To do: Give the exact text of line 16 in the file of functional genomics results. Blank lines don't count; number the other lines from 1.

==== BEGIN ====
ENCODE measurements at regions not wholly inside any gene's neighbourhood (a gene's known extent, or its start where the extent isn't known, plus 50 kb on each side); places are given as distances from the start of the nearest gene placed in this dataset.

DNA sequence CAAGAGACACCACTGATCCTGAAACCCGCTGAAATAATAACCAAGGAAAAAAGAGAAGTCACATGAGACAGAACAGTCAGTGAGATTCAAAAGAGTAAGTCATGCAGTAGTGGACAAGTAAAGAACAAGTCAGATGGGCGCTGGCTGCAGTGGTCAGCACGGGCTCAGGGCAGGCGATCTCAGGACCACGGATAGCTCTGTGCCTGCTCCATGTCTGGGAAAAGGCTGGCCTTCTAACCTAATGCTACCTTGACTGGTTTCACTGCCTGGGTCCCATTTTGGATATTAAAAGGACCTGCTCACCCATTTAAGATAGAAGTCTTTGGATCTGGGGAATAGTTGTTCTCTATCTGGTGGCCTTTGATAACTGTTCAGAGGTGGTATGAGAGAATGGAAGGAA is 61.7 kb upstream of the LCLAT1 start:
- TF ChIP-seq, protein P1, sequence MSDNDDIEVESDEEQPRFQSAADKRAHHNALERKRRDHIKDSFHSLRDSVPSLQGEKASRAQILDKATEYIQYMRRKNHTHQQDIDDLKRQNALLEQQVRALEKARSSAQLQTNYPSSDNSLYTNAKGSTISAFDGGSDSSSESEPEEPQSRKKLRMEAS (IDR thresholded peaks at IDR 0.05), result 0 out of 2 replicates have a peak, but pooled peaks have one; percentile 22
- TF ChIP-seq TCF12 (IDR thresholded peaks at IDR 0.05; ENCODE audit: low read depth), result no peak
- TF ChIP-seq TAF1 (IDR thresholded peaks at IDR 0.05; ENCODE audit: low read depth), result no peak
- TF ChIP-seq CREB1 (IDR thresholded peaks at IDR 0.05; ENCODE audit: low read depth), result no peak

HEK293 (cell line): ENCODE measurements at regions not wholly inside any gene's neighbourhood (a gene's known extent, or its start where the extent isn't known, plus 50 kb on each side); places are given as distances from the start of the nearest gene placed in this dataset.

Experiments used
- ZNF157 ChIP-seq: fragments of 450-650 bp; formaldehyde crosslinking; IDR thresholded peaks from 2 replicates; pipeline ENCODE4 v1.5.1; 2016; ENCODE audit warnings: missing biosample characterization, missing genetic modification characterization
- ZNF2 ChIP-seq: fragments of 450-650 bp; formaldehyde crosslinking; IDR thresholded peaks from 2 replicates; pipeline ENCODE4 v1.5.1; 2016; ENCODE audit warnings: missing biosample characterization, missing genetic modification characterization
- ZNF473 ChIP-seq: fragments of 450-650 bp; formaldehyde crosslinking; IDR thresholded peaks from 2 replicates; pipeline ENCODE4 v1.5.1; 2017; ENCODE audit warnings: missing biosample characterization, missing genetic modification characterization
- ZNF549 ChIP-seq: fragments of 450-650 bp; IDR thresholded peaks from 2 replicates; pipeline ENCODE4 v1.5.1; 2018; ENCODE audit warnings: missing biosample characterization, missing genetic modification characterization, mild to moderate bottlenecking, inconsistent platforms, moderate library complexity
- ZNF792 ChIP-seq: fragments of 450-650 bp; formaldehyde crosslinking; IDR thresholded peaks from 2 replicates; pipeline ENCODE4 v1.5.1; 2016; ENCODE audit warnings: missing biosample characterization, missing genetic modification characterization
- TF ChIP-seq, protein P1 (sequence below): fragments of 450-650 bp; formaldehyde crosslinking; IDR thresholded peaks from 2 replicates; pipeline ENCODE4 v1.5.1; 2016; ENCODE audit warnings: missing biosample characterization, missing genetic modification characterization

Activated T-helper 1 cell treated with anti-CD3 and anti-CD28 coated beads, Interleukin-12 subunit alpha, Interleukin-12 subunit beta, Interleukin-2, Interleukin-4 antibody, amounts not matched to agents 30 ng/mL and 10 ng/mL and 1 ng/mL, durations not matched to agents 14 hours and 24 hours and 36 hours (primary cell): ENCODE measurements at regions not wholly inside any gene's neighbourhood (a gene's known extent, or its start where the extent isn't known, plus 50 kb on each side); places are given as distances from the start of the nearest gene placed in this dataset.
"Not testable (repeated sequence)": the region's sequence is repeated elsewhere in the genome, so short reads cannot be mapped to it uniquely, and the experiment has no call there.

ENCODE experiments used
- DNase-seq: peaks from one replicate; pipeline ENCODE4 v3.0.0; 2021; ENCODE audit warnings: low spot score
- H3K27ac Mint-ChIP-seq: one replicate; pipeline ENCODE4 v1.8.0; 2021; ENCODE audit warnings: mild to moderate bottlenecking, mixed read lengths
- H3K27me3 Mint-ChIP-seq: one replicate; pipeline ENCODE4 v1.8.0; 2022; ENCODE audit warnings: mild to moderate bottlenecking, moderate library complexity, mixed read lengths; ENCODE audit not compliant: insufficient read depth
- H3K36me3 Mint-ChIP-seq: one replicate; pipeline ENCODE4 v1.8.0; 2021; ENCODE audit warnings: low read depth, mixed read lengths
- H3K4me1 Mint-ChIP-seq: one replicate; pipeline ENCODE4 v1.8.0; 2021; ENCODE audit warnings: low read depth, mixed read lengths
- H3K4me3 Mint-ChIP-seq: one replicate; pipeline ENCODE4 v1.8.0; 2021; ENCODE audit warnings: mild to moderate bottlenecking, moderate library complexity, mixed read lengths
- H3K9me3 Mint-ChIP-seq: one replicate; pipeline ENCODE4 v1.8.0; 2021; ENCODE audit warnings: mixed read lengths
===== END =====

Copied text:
"Not testable (repeated sequence)": the region's sequence is repeated elsewhere in the genome, so short reads cannot be mapped to it uniquely, and the experiment has no call there.